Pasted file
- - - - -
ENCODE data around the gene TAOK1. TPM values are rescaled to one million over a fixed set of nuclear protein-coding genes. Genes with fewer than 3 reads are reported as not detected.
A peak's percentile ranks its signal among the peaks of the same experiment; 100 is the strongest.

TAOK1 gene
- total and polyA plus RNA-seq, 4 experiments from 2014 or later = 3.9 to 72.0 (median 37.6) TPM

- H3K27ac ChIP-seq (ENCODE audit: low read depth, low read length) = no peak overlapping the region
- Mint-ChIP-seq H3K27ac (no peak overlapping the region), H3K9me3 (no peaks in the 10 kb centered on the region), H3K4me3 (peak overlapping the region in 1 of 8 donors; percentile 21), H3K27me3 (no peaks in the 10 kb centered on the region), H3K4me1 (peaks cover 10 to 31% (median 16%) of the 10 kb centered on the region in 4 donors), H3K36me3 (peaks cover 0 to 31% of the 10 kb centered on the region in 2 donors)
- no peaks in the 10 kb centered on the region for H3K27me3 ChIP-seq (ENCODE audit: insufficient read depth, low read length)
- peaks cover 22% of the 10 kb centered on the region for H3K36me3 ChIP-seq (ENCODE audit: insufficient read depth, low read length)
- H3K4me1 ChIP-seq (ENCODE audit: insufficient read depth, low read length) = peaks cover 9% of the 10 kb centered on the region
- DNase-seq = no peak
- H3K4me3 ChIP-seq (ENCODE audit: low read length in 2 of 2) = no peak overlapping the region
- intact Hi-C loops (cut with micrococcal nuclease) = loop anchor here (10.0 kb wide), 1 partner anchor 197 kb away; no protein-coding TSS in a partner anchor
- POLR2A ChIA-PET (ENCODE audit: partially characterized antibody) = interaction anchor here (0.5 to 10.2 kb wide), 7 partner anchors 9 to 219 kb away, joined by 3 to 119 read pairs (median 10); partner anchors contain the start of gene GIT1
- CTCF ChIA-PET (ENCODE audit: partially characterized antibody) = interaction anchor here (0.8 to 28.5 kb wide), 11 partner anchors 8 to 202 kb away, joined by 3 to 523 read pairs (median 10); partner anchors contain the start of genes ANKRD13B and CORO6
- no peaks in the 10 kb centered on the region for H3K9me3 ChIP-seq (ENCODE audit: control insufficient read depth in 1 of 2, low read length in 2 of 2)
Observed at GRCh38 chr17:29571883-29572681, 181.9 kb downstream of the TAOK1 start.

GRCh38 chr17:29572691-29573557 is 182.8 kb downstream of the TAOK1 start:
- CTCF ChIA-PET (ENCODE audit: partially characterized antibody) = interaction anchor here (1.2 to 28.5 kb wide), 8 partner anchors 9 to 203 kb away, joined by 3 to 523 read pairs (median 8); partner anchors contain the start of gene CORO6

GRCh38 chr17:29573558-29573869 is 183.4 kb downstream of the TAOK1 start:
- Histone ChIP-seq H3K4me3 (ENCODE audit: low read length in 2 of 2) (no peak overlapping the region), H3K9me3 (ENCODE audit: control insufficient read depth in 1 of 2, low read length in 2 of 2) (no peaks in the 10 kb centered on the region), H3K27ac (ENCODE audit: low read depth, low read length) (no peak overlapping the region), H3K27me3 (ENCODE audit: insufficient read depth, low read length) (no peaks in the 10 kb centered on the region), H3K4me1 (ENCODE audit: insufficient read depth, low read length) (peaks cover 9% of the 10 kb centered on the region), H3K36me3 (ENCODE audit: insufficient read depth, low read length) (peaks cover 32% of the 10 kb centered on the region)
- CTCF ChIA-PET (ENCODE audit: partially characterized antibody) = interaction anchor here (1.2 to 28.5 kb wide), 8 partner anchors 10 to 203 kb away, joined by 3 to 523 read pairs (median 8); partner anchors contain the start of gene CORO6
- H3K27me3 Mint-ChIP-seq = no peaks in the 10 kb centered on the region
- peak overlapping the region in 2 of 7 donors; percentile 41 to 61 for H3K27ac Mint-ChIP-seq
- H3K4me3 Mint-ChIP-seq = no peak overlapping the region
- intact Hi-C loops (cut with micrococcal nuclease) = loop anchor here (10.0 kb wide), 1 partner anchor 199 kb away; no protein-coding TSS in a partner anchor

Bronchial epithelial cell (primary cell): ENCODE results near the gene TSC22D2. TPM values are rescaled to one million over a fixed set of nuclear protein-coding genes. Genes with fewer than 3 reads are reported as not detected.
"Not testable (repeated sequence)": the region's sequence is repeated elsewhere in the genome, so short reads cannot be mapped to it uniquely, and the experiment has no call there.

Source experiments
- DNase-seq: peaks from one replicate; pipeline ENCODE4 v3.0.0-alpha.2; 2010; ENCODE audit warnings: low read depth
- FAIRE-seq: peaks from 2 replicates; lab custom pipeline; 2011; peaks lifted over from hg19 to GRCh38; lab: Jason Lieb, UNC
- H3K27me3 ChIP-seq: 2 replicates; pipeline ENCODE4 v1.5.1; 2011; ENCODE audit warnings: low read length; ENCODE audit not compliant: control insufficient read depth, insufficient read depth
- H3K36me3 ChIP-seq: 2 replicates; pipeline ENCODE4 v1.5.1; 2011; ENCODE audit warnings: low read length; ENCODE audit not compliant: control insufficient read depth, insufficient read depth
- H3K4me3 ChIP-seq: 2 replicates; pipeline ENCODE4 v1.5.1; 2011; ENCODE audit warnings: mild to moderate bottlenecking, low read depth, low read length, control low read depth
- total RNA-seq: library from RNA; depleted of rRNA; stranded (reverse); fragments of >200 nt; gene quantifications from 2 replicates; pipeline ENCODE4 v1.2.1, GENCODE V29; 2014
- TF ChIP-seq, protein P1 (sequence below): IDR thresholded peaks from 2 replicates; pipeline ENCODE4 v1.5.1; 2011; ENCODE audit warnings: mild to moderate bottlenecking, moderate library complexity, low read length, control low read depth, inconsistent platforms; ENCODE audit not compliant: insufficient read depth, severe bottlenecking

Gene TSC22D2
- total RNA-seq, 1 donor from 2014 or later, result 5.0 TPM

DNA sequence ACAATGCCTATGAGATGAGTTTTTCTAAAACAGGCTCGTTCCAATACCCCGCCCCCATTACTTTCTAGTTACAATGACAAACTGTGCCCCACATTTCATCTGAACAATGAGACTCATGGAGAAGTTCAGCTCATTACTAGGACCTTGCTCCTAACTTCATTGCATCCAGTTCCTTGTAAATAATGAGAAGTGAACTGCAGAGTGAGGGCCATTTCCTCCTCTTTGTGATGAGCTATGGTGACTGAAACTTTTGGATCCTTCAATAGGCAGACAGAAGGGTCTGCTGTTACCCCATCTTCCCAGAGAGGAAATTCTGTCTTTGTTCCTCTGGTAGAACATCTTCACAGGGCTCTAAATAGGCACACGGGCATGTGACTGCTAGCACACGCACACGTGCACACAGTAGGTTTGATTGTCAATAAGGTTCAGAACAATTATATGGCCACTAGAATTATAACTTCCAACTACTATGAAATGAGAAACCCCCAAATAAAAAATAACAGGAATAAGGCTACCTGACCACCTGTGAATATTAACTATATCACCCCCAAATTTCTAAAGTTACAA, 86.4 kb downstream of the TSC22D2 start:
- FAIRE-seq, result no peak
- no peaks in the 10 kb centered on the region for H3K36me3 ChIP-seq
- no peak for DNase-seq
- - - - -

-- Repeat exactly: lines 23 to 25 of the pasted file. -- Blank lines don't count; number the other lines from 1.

- peak overlapping the region in 2 of 7 donors; percentile 41 to 61 for H3K27ac Mint-ChIP-seq
- H3K4me3 Mint-ChIP-seq = no peak overlapping the region
- intact Hi-C loops (cut with micrococcal nuclease) = loop anchor here (10.0 kb wide), 1 partner anchor 199 kb away; no protein-coding TSS in a partner anchor